Finding a way to contribute
- Nov. 6, 2009
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Freshman safety Brandon Hawks hasn’t seen the field on a Saturday this year.
Freshman fullback Tyler Hunt? He has as many rushing yards as Big Jay, White Owl and your lazy roommate combined.
Still, it’s hard to miss their impact on the field if you know where to look.
In the Colorado game, Todd Reesing threw a lateral pass to Kerry Meier, who then tossed it downfield back to Reesing for a big gain. Colorado’s safety wasn’t the first defender faked out on the lateral.
Hawks bit on the fake in practice earlier in the week.
“It just shows how if we give them a good look, it pays off,” Hawks says.
As members of the scout team offense and defense during the week, Hunt and Hawks play major roles in what Reesing, Meier and Stuckey do on Saturdays.
They don’t dress out for games or travel with the team, but they spurned offers from smaller schools for the opportunity to help out a Kansas program they’ve always dreamed about playing for.
Hunt says he notices how the scout team’s work in practice helps the offense and defense every Saturday.
“If you give them a good look and you go hard, then you can usually see it in the game,” Hunt says. “If you watch the position you play and you watch one of our guys cover our position that really
Hawks, a 5-foot-9 safety, and Hunt, a 6-foot-2 fullback, are both from Kansas: Hunt from right here in Lawrence and Hawks from tiny Oskaloosa. They admitted that the differences between high school football and Division I football are vast, so they both took redshirts last year to help them in the transition.
“We were a pretty small football environment so coming here, I was just kind of in awe,” Hawks says. “It was nice having that year just to adapt and learn everything. It was really a good adjustment period and I feel that it really benefitted me quite a bit.”
Hunt says his redshirt year was key for adding muscle in the weight room and preparing mentally to play at the higher level.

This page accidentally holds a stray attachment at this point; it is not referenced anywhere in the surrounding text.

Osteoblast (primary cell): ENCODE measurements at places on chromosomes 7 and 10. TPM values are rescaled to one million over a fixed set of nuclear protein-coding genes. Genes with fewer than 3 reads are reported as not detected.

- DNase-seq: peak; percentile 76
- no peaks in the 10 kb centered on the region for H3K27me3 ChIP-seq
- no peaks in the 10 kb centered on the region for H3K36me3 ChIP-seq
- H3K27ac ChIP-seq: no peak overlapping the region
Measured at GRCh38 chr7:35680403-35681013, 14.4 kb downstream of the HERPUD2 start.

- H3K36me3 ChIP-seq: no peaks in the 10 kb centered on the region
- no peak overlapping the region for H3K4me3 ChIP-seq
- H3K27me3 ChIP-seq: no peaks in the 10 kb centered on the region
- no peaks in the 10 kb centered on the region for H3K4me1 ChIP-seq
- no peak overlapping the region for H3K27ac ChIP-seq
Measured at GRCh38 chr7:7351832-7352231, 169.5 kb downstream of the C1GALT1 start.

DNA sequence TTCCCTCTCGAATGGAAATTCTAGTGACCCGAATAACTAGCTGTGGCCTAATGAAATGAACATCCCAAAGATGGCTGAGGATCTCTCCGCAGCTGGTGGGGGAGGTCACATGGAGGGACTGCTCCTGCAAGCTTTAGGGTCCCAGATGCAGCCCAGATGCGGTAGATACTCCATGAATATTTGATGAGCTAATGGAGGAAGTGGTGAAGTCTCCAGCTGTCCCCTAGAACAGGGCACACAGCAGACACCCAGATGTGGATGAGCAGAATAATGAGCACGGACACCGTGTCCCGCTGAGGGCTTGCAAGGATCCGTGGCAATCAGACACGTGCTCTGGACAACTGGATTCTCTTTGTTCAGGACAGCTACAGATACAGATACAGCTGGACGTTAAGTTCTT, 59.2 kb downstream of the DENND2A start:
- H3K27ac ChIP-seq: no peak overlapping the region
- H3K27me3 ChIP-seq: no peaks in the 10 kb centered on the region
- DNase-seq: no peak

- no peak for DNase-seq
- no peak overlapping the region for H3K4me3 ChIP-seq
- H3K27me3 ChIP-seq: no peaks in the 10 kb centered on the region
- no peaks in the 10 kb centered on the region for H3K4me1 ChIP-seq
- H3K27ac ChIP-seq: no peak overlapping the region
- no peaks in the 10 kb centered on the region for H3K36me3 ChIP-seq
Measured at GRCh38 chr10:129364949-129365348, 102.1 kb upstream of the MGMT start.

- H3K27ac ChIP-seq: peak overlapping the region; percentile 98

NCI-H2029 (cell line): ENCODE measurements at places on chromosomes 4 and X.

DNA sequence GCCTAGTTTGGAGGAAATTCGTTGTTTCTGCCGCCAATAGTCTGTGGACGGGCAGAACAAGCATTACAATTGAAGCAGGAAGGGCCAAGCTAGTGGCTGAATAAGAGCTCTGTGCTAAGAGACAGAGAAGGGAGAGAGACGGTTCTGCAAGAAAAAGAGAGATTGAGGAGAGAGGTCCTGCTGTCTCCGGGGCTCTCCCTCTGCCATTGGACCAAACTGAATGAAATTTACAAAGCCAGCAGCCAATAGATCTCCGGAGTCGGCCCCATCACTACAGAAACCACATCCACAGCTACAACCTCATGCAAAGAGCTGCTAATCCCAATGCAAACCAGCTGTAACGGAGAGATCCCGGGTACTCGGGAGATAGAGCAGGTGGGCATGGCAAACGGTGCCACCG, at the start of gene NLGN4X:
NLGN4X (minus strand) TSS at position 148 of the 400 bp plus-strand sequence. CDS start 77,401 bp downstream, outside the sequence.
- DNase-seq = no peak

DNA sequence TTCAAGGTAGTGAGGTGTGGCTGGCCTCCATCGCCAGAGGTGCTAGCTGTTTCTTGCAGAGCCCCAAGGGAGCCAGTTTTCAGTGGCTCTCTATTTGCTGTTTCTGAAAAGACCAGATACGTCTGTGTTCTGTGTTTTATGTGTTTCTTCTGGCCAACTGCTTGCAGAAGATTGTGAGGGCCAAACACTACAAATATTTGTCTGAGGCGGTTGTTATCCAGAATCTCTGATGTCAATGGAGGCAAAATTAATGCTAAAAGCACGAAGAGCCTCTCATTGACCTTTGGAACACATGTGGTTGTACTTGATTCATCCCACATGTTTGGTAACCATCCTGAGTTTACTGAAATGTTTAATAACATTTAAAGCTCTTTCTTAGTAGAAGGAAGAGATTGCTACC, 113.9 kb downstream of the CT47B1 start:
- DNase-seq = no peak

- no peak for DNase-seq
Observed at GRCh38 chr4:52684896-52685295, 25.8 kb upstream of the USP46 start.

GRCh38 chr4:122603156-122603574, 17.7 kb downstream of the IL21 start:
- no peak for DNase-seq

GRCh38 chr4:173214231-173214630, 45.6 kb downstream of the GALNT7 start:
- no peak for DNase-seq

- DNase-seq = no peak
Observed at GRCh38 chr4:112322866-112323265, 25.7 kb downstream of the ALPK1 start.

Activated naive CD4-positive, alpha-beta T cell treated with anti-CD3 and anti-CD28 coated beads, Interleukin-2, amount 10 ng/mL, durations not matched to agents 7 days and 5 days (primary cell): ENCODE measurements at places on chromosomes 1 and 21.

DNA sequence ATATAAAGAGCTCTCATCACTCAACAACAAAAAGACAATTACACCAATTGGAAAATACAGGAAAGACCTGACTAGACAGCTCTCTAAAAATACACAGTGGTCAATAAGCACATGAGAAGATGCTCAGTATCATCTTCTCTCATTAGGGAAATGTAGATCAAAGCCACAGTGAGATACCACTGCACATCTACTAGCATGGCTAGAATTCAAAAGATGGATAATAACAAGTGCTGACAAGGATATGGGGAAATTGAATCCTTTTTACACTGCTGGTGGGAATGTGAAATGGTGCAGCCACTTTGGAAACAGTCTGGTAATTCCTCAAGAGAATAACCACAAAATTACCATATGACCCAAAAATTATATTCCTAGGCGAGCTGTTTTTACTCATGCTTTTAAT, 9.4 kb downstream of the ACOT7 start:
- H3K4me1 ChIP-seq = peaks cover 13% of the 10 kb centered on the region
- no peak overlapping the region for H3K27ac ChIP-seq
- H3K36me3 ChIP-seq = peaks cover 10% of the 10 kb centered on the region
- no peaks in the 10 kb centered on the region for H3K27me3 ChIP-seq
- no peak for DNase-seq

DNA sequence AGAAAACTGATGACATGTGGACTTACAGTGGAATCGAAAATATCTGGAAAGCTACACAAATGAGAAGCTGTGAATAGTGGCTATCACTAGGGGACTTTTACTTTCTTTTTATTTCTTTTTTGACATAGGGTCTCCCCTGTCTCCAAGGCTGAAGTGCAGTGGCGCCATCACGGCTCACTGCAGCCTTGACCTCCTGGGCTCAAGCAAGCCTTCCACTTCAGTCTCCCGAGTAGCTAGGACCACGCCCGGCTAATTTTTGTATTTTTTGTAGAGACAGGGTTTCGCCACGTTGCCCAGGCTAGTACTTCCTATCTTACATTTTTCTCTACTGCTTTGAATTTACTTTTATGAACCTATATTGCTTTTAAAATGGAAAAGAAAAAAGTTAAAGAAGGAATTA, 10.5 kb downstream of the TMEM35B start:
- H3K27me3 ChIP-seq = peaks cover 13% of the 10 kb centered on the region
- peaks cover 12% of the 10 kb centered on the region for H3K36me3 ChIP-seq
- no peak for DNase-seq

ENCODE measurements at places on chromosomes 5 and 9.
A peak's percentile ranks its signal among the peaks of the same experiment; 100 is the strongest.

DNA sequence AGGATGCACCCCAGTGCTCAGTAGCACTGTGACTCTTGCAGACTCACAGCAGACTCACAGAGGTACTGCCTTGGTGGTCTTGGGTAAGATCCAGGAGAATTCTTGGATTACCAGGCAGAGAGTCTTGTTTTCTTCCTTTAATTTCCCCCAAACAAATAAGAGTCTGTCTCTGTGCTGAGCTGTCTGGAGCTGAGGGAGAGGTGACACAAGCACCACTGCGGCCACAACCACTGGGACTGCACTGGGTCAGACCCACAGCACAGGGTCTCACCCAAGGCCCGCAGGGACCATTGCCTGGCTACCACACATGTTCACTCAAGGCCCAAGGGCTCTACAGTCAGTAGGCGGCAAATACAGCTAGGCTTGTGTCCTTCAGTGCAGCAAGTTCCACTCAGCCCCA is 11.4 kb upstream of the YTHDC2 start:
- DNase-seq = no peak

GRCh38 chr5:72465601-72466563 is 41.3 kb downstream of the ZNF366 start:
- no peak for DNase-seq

So they’re still freshmen this year. And they both plan on playing for the next four years. Dressing out for a game, or making the “two deep” roster for any position, is among their main goals, but they won’t settle for just that.
Hawks and Hunt want scholarships.
Hunt had offers to walk on at New Mexico and Kansas State and several scholarship offers from smaller schools. Hawks had other smaller offers as well. But now-defensive coordinator Clint Bowen spoke with Hunt and Hawks during their senior years at Lawrence High and Oskaloosa High respectively. He convinced them to come out for the team.
They have goals outside of dressing out and getting a scholarship too. Hunt wants to manage a business. Hawks wants to be a football coach. He doesn’t know at what level.
“I’ve learned so much,” Hawks says. “Coming out of high school, you’re the big bad jock and you think you know everything. But when I got here it was like, ‘Wow.’ It really feels like I’ve stepped up my knowledge of the game and it’s going to help me it out with my players.”
And if Hawks’ and Hunt’s dreams to play go unfulfilled, just seeing the team succeed is the “ultimate goal.”
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Bowen laughs when asked about the offensive scout team’s effect on his defense.
The group, led by freshman quarterback Kale Pick, doesn’t back down from the challenge of taking on a Big 12 defense.
“Our scout team offense that comes against us does an unbelievable job,” Bowen says.
Defensive graduate assistant Kevin Carberry works with the scout team each week, watching film of the opponent and trying to mirror the other team’s style of play.
“He gets them fired up,” Bowen says. “Those kids, if they make on a play on us, it’s like they won the Super Bowl. They celebrate and jump up and down.”
“Our scout team offense is very good.”
Todd Reesing was the third-string quarterback his freshman year. When his redshirt was pulled in a game against Colorado, he jumped up the depth chart to the starter. So he’s never been an integral part of the scout team offense, but he realizes its necessity.
“Those guys giving us a good look is very important to our success,” Reesing says. “They work hard trying to give us the best look they can to kind of show the way what we might think the other team is going to play us like.”
Hawks and Hunt practice just as much as any other players on the team. The only difference is that they haven’t seen the field on Saturdays.
The wear and tear of the daily grind of the game is completely worth it for Hawks.
“As soon as you get here, you just feel a part of a family,” Hawks says. “The sense of belonging is just a great feeling. It’s just a nice escape from the troubles of the real world. When you’re out there on the field, you don’t even think about anything else. You’re just focused.”
Hunt admitted that the routine of weights in the morning and then film and practice in the afternoon is a lot tougher than his high school football routine, but being “part of something” makes it worth it.
Hawks and Hunt likely won’t make any appearances on ABC or ESPN.
As the bells sound from AC/DC’s “Hells Bells,” they are sitting the stands and not busting out of the doors of the Anderson Family Football Complex.
But for now, that’s fine with them. They’ll keep working on the practice field to find playing time, even if that doesn’t come this year or next year.
“Growing up, this was a game I just loved,” Hawks says. “Getting to do it every day, I can’t think of anything else I’d rather be doing.”